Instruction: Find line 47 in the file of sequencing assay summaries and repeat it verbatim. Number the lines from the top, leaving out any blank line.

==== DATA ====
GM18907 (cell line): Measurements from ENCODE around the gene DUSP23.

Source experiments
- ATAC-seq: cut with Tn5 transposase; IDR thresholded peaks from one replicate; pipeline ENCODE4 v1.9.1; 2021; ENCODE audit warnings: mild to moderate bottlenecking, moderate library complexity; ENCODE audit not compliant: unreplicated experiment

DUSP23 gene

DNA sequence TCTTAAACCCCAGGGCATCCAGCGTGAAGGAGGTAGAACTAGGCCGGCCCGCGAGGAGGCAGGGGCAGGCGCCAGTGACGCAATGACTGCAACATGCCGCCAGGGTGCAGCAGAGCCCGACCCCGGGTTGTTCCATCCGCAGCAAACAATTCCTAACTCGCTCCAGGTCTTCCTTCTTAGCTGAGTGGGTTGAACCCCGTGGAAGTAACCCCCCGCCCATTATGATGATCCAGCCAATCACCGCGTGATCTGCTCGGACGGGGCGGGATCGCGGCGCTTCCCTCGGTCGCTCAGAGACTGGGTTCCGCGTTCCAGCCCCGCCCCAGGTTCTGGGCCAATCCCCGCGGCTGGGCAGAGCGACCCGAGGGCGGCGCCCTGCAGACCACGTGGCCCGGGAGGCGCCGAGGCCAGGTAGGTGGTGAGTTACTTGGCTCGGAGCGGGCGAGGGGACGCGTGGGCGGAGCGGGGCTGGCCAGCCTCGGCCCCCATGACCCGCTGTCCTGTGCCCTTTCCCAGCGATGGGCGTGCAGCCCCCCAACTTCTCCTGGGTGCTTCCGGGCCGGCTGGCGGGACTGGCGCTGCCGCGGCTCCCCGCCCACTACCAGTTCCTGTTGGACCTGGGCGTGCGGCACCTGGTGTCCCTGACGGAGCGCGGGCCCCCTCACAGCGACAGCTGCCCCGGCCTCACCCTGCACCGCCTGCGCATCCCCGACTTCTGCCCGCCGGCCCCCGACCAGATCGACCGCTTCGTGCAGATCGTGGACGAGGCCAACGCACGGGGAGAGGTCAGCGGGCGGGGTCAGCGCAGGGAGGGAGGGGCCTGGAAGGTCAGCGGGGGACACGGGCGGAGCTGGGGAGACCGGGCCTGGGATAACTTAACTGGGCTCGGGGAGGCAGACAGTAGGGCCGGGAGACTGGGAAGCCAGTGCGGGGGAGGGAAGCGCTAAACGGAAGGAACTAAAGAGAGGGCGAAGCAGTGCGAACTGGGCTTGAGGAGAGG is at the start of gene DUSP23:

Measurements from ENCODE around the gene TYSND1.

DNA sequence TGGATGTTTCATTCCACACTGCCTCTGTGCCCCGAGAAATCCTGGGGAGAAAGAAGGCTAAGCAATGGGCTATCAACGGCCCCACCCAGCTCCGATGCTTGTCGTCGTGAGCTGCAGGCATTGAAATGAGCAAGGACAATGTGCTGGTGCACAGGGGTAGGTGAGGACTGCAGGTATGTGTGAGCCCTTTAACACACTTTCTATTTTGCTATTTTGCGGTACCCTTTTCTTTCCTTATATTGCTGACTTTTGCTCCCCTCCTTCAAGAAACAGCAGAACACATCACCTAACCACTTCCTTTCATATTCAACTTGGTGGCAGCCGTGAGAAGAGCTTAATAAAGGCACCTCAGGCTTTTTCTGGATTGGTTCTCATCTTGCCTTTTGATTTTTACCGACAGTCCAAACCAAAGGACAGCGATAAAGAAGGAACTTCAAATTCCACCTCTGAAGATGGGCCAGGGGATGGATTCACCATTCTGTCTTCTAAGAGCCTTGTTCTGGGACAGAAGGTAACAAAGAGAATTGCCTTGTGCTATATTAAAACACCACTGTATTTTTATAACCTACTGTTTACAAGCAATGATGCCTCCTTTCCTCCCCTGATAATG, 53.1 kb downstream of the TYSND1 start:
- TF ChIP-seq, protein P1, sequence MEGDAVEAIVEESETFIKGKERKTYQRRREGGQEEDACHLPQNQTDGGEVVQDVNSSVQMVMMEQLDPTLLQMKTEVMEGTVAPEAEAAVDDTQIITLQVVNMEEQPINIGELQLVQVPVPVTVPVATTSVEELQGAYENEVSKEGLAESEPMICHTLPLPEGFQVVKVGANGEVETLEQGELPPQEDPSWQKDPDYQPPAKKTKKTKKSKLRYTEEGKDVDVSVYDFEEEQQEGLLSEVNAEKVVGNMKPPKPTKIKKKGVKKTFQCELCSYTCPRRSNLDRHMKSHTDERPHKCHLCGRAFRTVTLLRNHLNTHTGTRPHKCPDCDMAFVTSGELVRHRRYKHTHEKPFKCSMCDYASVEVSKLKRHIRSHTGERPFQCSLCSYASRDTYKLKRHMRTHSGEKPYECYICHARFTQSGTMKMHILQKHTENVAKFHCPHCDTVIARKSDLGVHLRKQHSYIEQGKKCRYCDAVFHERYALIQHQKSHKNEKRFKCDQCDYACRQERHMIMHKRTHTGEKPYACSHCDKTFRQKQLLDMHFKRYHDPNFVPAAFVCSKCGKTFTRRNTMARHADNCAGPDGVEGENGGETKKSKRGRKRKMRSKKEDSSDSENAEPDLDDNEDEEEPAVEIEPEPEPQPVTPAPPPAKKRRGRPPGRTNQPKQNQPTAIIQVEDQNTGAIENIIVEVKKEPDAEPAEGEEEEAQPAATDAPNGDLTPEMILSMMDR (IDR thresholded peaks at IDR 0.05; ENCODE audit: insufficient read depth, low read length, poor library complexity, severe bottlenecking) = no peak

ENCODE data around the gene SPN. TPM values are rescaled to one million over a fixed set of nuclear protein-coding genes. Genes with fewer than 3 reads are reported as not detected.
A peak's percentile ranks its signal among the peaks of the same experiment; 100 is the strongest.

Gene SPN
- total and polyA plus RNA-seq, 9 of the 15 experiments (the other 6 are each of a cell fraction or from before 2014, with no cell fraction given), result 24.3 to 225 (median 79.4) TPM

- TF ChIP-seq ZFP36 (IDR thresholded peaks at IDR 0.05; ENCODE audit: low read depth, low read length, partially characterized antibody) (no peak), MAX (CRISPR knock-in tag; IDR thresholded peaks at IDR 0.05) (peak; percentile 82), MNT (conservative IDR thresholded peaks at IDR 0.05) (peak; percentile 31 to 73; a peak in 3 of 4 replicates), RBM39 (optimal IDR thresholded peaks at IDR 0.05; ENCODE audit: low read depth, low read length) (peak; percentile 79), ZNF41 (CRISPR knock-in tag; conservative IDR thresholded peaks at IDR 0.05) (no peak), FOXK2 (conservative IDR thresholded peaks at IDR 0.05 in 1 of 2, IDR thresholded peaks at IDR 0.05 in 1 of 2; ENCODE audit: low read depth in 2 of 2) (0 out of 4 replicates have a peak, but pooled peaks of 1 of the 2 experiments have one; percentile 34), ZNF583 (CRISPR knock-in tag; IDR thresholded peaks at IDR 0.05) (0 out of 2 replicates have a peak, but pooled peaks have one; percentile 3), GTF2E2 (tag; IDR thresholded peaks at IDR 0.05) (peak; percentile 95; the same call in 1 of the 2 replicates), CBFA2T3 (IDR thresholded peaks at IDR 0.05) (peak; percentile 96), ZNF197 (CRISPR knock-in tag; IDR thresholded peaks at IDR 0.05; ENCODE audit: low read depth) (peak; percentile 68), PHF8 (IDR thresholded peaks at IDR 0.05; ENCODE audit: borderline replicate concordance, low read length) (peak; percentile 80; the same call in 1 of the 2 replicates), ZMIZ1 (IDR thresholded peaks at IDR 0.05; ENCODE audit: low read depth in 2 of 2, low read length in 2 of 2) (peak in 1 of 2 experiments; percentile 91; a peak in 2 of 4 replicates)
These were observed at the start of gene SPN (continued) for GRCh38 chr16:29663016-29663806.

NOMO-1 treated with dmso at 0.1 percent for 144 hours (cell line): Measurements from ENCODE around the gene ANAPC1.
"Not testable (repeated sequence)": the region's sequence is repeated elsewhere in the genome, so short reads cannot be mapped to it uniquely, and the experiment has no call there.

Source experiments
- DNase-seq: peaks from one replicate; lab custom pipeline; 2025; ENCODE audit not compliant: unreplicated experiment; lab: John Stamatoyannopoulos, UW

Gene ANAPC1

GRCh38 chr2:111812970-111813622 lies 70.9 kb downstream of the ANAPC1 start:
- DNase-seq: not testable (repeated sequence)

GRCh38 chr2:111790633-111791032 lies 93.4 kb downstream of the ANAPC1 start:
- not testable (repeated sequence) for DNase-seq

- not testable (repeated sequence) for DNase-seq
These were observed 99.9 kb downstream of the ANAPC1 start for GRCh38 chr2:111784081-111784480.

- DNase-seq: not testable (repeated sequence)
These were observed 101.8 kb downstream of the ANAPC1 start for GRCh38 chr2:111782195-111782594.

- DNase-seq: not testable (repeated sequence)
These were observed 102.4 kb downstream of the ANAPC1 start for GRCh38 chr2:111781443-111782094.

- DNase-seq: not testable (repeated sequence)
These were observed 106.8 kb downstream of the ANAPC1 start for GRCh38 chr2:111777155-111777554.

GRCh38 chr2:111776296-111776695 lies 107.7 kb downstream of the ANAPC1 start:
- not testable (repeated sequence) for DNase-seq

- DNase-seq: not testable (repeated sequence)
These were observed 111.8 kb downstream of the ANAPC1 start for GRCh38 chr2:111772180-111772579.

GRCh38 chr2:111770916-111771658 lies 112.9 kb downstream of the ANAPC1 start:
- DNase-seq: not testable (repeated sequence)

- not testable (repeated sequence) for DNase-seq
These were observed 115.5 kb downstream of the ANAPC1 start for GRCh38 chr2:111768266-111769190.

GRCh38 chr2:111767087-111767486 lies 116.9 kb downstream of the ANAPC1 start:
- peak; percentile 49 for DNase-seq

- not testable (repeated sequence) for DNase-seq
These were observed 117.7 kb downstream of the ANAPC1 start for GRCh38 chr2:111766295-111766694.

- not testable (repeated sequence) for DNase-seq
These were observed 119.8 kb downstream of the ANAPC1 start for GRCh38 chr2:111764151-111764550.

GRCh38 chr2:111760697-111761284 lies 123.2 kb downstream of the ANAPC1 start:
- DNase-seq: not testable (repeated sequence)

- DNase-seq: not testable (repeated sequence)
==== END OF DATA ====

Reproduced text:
- DNase-seq: not testable (repeated sequence)